Tooth And Claw
Credits: Jim Lee (plot, pencils), Scott Lobdell (script), Jim Lee & Art Thibert (inks), Joe Rosas (colors), Tom Orzechowski (letters)
As Bishop is inducted into the X-Men, he recognizes Gambit as “The Witness” from the future. Bishop is convinced that Gambit will betray the X-Men, but the team is skeptical. At a picnic, Jean catches Cyclops leering at Psylocke. Meanwhile, Bishop and Gambit get into a brief fight that is interrupted by Bella Donna Bourdeaux, Gambit’s wife. She explains that she married Gambit to create a truce between their two clans. Her brother-in-law objected and was killed by Gambit in a duel. Bella Donna wants Gambit to return to New Orleans to end the war between their two clans. The X-Men agree to join him in New Orleans.
Approved By The Comics Code Authority
Psylocke emerges from the pond in a scene that’s almost reminiscent of Fast Times at Ridgemont High. There’s always been an element of cheesecake to Jim Lee’s X-Men work, but this is the first time the story draws attention to it. This type of scene between Cyclops and Psylocke will continue for at least a year.
According to Bishop, Forge will later be known as “Genesis”. He also refers to Jubilee as “the last X-Man”. On top of that, Bishop says that he was raised by Gambit (as The Witness) “in the aftermath of the Great Betrayal.” I don’t remember anything about Bishop’s various solo series, so I don’t know if all of these bits were connected.
Gambit’s name is revealed as “LeBeau”. This issue also introduces the Thieves Guild and Assassins Guild. Various writers have tried to make the Guilds work, but I don’t think any of them ever pulled it off. X-fans were excited about lots of things in this era, but I don’t remember any enthusiasm for the Guilds idea.
I’m still keeping track of Gambit’s speech pattern. In this issue, I counted two “dat”s and one “dis”. His accent still isn’t as exaggerated as it will later become.
There isn’t much of a plot in this issue, but the various story threads it introduces stuck around for years. More is revealed about Gambit in this issue than in any of his previous two years of appearances. He’s given a real name, a part of his past is revealed, and he’s accused of betraying the team. Gambit was originally intended to be working undercover for Mr. Sinister when Chris Claremont introduced him. Since Bob Harras was also the editor when he was introduced, I assume he was familiar with the idea. It’s possible that the plan at this point was for Gambit to actually betray the team.
As soon as the traitor plot is introduced, no one seems to know what to do with it. Bishop, a man they know is from the future, tells them that Gambit will betray the team and kill them. Professor Xavier’s response is that the X-Men should go on a picnic. This is totally ridiculous, and the script even acknowledges so. Based on his previous appearances, I can understand if the X-Men think that Bishop is a little nutty, but why would they so casually dismiss what he says? They know nothing about Gambit, and he doesn’t seem that interested in proving Bishop wrong. Shouldn’t the X-Men at least be a little concerned? Whatever dramatic weight this idea might’ve had is dismissed as soon as it’s introduced. It’s a shame since this could’ve introduced a lot of tension into the title. If we actually saw Bishop investigating Gambit and learning about his various sins, that could have been an intriguing storyline. Instead, the idea stayed in the background for years and was never fully developed. The ‘90s cartoon actually did a better job with this idea. At least in the cartoon, the X-Men are disturbed by this revelation. In this issue, no one seems to really care.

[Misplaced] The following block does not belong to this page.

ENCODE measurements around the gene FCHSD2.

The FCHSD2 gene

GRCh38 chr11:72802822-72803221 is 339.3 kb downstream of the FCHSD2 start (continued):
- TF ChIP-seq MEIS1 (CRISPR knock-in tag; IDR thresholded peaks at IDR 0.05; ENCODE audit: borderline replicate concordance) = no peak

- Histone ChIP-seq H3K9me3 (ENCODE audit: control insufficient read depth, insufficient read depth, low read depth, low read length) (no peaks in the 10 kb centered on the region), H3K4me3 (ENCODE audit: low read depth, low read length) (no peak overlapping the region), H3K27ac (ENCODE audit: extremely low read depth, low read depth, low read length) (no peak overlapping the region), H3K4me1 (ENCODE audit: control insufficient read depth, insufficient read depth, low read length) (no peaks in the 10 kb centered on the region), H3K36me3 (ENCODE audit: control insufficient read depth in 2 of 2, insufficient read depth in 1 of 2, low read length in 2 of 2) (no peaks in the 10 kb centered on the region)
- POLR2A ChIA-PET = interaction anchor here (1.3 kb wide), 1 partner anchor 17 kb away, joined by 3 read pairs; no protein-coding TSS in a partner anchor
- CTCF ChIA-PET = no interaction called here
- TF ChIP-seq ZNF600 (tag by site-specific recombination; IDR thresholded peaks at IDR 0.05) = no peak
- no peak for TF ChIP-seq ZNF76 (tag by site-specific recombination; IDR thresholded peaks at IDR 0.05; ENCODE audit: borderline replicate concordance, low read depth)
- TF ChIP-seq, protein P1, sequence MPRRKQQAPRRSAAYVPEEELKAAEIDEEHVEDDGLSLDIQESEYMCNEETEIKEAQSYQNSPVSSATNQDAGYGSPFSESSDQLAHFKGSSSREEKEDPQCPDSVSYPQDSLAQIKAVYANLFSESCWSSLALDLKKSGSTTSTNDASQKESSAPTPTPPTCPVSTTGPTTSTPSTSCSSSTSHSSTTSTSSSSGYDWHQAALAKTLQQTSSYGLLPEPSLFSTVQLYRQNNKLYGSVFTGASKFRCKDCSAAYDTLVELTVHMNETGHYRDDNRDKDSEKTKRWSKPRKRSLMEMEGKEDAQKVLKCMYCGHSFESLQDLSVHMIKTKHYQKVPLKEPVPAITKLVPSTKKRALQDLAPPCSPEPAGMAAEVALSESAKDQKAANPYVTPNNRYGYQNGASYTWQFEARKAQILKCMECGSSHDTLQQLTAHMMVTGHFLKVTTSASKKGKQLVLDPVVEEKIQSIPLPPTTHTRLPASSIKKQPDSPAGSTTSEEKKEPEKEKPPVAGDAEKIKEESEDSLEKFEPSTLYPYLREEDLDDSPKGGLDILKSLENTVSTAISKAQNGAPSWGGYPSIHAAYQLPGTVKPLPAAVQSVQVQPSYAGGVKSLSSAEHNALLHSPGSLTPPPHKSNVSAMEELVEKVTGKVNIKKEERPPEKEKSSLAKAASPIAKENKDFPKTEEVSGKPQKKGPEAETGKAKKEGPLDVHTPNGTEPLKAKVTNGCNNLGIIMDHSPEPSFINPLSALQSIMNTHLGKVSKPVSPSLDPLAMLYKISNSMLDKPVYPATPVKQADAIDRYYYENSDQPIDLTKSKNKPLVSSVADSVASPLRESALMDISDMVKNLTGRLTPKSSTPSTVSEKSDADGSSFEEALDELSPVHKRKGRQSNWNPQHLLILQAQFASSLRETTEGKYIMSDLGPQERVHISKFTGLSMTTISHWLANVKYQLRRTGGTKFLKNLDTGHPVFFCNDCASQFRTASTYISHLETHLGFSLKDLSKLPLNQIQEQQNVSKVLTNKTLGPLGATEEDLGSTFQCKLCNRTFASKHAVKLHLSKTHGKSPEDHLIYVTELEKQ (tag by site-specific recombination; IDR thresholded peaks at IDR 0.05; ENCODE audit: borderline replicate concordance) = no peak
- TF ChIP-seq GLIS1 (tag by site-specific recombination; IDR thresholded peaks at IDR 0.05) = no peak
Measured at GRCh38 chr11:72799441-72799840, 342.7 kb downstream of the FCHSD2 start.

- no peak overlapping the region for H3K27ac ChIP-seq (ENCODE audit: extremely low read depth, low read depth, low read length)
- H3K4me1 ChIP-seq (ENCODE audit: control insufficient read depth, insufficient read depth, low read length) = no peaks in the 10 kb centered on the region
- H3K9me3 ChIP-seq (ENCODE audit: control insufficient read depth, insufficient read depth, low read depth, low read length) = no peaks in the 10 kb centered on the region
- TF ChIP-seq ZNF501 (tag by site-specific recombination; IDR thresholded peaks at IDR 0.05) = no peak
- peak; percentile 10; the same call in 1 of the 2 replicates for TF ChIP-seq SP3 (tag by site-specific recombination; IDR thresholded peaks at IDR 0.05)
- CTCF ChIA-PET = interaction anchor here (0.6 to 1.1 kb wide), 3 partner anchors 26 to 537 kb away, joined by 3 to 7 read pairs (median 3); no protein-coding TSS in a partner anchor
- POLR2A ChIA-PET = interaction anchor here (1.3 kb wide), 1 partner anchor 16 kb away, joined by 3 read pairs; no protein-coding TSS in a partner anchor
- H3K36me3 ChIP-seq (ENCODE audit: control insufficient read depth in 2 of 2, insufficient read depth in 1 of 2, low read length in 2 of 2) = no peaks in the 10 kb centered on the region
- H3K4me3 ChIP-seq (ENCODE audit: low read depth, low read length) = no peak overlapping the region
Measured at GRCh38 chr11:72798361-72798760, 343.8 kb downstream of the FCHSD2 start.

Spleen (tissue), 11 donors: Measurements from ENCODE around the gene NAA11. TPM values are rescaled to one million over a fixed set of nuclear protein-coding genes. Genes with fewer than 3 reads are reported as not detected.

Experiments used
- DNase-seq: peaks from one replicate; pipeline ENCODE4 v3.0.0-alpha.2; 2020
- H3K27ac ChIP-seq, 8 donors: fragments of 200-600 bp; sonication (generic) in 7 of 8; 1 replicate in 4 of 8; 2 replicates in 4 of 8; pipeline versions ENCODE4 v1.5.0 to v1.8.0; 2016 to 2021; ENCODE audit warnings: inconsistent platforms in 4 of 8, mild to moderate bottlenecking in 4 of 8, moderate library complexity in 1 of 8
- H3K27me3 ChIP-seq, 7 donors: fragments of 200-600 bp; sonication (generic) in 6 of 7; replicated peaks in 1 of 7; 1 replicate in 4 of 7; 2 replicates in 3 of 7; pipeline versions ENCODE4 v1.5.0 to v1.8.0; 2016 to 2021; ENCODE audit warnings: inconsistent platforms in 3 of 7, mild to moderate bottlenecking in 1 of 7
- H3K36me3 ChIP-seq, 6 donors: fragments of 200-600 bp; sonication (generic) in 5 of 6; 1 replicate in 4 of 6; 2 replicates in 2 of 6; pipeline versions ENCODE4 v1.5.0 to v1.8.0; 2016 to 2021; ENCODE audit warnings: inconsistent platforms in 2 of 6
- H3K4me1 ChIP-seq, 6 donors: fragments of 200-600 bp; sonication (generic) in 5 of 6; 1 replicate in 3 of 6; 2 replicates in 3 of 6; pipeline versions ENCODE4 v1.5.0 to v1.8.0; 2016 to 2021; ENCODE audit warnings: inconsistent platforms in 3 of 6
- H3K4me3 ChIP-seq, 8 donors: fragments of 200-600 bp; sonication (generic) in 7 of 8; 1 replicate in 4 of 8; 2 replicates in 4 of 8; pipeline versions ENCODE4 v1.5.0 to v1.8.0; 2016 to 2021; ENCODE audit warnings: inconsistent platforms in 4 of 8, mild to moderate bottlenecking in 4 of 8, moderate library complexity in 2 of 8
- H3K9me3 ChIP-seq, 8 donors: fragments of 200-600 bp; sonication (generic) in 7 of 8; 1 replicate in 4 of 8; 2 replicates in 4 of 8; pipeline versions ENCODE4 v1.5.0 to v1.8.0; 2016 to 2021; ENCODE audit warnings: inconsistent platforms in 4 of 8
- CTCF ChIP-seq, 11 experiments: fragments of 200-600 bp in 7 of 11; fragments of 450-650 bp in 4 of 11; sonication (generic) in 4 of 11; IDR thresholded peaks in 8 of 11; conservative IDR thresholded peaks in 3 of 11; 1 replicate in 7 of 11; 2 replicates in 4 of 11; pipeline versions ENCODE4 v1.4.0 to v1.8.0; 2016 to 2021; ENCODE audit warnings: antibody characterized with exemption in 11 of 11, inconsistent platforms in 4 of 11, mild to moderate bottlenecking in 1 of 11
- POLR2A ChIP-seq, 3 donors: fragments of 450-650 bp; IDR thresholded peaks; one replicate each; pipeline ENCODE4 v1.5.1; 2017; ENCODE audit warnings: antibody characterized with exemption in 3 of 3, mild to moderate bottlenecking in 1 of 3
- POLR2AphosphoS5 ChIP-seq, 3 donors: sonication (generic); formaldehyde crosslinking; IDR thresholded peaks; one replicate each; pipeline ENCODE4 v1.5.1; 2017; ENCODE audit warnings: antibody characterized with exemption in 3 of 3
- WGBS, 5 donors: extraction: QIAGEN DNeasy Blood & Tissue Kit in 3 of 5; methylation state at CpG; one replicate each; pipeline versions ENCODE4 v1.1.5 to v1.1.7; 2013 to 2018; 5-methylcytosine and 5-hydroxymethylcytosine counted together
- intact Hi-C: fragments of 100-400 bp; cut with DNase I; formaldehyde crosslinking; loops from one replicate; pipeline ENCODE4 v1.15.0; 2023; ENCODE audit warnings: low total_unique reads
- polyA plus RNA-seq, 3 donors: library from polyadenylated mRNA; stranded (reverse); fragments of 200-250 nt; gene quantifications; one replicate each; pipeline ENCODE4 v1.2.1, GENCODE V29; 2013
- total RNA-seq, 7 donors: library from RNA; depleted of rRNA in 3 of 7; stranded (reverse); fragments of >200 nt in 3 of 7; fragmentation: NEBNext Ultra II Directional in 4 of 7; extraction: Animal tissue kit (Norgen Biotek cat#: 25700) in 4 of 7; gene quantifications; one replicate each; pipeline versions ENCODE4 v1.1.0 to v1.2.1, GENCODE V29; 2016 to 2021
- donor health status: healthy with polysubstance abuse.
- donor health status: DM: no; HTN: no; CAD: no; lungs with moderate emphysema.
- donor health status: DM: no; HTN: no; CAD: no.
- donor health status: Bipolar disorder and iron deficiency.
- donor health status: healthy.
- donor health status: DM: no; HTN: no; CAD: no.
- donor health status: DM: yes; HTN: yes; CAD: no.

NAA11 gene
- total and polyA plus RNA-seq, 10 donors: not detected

Psylocke’s reputation as the X-Men’s “slut” can also be traced back to this issue. There is a segment of fans that are highly defensive of the Scott/Jean romance and are hostile to any attempts to drive them apart. Putting Psylocke in the “home wrecker” role probably wasn’t a good move for her long-term popularity. Even though her costume was a one-piece bathing suit at this point, there hadn’t been an effort to directly focus on her sexuality. Suddenly having her in the role of seductress is awkward and it leads to her being labeled as “ninja bimbo” for years.
Rogue also begins a personality shift in this issue. In her previous appearances, she barely tolerated Gambit’s advances. Now, she has a schoolgirl crush on him, and automatically defends him from Bishop’s accusations. Rogue lost a lot of her personality throughout the ‘90s, and I think it started with this issue. I don’t want to be hyperbolic and say that this issue ruins three characters, but you can see where things are starting to go wrong.
I don’t want to make this issue out to be worse than it is. The art’s an improvement over the previous issue, and some of the picnic scenes work well. Like a lot of the Jim Lee issues, the story just doesn’t hold up to a lot of scrutiny. Having an X-Men picnic issue is fine, but placing it after the traitor revelation doesn’t make sense. Lee also falls back on the plot convenience of having another stranger know where the X-Men live (although I guess it’s possible that Gambit and Bella Donna have been in contact over the years).